Seed World

With 155,000 Canadian Workers on Strike, Here’s How It’ll Affect U.S. Ag

Editor’s Note: This piece has been updated with new information.

More than 155,000 Public Service Alliance of Canada (PSAC) members are on strike as of April 19, 2023, a news release from PSAC said. The release noted this is one of the largest strikes in Canadian history.

“We truly hoped we wouldn’t be forced to take strike action, but we’ve exhausted every other avenue to reach a fair contract for Canada’s Federal Public Service workers,” Chris Aylward, PSAC national president, said in the release. “Now more than ever, workers need fair wages, good working conditions and inclusive workplaces. And it’s clear the only way we’ll achieve that is by taking strike action to show the government that workers can’t wait.”

For the U.S. and global seed sectors, nearly a third of the entire Canadian federal public service workers are on strike, causing interruptions to supply chains and international trade at ports and slowdowns at the border with administrative staff on strike, amongst other interruptions, the release said.

Negotiations between PSAC and the Treasury Board of Canada began in June 2021, but reached impasse in May 2022. In a previous news release PSAC said it was asking for more options for remote work and better work-life balance as workers recover from the pandemic, inclusive workplaces, better job security and fair wages that keep up with rising inflation.

In a backgrounder document on the Canadian government website, it said following PSAC declaring the impasse for the four bargaining units, a Public Interest Commission (PIC) was established. A PIC is mandated by the Federal Public Sector Labour Relations and Employment Board to assist the parties in coming to an agreement.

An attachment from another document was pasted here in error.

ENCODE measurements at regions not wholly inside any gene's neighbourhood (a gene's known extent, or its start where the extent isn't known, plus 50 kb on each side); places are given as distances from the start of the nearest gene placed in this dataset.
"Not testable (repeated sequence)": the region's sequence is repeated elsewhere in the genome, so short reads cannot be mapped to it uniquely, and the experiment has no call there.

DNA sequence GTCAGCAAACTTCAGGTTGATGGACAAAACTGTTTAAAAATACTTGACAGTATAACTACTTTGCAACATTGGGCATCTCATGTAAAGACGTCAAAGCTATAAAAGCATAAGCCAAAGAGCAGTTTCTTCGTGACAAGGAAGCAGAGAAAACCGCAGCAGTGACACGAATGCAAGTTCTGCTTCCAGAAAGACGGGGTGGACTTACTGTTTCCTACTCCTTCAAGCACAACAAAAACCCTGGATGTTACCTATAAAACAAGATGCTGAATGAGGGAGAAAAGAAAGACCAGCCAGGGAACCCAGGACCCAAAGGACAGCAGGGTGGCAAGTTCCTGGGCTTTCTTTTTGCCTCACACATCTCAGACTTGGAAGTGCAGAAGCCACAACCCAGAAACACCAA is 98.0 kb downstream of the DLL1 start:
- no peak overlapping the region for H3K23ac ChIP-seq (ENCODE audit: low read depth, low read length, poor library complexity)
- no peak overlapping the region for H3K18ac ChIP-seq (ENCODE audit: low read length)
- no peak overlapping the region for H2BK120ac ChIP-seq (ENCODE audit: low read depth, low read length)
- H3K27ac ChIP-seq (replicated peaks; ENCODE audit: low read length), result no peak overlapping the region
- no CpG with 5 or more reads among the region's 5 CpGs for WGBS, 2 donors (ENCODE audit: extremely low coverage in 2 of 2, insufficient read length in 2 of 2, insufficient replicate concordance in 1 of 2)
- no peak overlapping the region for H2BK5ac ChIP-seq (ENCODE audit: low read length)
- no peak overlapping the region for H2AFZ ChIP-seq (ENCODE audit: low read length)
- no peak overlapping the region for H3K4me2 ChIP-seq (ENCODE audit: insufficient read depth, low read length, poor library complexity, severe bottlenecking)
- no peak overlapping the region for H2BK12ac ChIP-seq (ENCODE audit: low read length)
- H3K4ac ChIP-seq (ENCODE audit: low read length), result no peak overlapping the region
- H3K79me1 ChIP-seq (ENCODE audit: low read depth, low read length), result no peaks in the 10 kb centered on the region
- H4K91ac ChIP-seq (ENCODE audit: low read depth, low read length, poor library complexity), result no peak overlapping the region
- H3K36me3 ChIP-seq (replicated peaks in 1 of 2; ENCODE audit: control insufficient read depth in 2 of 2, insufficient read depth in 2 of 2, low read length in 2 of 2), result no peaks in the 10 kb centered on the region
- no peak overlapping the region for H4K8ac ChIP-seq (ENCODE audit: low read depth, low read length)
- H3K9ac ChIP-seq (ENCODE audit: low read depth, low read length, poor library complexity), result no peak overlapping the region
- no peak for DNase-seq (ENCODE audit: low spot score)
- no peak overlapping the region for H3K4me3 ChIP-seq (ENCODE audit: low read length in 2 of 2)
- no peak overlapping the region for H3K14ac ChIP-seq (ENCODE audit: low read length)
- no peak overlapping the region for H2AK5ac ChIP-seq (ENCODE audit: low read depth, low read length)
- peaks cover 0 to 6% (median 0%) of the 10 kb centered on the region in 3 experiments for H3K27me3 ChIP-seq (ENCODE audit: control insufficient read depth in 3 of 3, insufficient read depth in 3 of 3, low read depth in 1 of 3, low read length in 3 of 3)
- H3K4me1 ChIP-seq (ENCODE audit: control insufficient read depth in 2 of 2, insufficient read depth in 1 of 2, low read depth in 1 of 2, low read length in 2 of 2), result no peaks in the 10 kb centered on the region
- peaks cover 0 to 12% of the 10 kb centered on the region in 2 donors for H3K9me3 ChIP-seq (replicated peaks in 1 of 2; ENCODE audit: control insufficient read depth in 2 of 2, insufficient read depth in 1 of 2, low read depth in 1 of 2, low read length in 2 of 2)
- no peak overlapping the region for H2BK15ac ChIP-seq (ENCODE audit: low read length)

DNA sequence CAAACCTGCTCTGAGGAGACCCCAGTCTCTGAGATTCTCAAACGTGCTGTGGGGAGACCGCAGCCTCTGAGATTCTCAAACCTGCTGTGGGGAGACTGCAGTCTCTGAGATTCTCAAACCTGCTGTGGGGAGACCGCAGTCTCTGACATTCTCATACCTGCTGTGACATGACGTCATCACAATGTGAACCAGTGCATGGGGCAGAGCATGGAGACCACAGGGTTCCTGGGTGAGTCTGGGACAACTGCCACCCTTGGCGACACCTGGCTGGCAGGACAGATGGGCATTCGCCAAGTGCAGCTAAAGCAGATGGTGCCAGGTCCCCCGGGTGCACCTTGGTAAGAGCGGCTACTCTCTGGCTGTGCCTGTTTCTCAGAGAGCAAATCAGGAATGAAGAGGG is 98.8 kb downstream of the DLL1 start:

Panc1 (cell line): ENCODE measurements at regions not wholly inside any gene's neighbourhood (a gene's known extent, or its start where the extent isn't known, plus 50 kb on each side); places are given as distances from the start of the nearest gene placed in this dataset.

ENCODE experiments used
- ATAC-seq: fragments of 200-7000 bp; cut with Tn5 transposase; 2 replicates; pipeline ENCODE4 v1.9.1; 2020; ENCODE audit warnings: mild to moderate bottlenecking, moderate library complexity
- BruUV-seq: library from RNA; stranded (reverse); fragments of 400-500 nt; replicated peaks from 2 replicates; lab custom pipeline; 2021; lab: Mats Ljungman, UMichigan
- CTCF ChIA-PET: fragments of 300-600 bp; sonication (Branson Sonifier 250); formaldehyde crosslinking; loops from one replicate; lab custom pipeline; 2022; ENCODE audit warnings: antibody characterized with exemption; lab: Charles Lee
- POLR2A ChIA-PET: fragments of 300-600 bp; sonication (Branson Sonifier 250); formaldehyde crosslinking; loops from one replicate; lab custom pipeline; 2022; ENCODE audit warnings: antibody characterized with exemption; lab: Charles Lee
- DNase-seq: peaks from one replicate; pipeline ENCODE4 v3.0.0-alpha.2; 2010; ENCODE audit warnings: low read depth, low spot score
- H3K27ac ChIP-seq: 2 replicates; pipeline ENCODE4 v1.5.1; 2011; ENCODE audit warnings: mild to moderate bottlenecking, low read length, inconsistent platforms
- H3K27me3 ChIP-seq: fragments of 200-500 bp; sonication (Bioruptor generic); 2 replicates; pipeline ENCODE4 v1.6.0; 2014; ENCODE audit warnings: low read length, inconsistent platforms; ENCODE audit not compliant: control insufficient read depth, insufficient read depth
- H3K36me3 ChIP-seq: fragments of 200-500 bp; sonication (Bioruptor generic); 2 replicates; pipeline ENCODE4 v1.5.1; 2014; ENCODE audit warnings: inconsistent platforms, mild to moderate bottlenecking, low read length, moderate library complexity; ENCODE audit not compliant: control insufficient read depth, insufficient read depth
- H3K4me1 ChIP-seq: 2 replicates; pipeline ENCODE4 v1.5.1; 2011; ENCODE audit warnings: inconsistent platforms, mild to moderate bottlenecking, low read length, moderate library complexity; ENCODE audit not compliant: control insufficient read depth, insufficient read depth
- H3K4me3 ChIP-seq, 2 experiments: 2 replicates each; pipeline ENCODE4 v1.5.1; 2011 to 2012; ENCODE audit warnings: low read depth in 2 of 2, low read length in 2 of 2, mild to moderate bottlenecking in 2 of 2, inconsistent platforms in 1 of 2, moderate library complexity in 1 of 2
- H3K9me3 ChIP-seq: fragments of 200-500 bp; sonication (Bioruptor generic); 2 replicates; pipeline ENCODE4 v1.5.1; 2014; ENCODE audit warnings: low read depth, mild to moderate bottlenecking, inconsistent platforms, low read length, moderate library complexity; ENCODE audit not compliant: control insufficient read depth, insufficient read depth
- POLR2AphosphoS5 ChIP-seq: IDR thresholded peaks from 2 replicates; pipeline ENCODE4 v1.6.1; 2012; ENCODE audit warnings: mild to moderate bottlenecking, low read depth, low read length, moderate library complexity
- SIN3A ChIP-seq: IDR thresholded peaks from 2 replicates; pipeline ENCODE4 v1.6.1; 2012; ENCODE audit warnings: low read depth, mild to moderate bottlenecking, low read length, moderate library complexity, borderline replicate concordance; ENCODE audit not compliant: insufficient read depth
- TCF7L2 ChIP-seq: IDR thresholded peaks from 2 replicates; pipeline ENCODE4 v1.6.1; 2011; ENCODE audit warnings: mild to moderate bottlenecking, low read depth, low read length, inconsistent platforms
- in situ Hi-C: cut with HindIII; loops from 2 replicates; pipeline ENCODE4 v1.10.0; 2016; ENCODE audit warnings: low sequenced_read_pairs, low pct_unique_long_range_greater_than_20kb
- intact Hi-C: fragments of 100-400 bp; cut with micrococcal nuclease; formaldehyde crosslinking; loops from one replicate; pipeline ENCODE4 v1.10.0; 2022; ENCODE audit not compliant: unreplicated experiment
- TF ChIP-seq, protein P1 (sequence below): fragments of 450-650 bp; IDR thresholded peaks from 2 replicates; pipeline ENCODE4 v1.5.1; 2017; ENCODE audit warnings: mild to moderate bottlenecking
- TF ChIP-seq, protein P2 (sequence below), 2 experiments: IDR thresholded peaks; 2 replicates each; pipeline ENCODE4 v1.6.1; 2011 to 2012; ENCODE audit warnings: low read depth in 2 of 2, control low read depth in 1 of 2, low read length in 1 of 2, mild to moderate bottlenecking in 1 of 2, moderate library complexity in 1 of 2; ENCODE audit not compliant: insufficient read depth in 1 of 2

As part of the PIC process, the parties attended hearings where they provided information and arguments about the matters in dispute, the document said. Following these hearings, the PIC made recommendations intended to help the parties reach a settlement. In its PA report on issues common to all four bargaining units, the PIC recommended a three-year collective agreement with specific economic increases in each of the three years.

According to a listing from the federal government approximately 159,000 employees that provide a range of services for the public are on strike. In the agriculture realm, Agriculture and Agri-Food Canada (AAFC) departments impacted include AgriInvest, AgriStability, Poultry and Egg On-Farm Investment Program, Wine Sector Support Program, Youth Employment and Skills Program, and federal programs under the Sustainable Canadian Agricultural Partnership.

In addition, the Canadian Grain Commission’s website noted that due to strikes, they’ll be experiencing a disruption of services — including services such as official grain inspection, analytic testing services and export certification among others.

The Wheat Growers shared in a news release that a strike causing a slowing or stoppage of grain movement from Canadian ports will have a massive impact on the entire grain industry and cause vessel backlogs at ports.

“Farmers need to continue to deliver last years’ crop before spring seeding to run their businesses and purchase inputs for the 2023 crop. A stoppage would be devastating to the industry, and ultimately to consumers,” Gunter Jochum, president of the Wheat Growers, said in the release.

In a tweet, the Canadian Food Inspection Agency shared that its employees aren’t part of the strike and therefore services from its department aren’t impacted.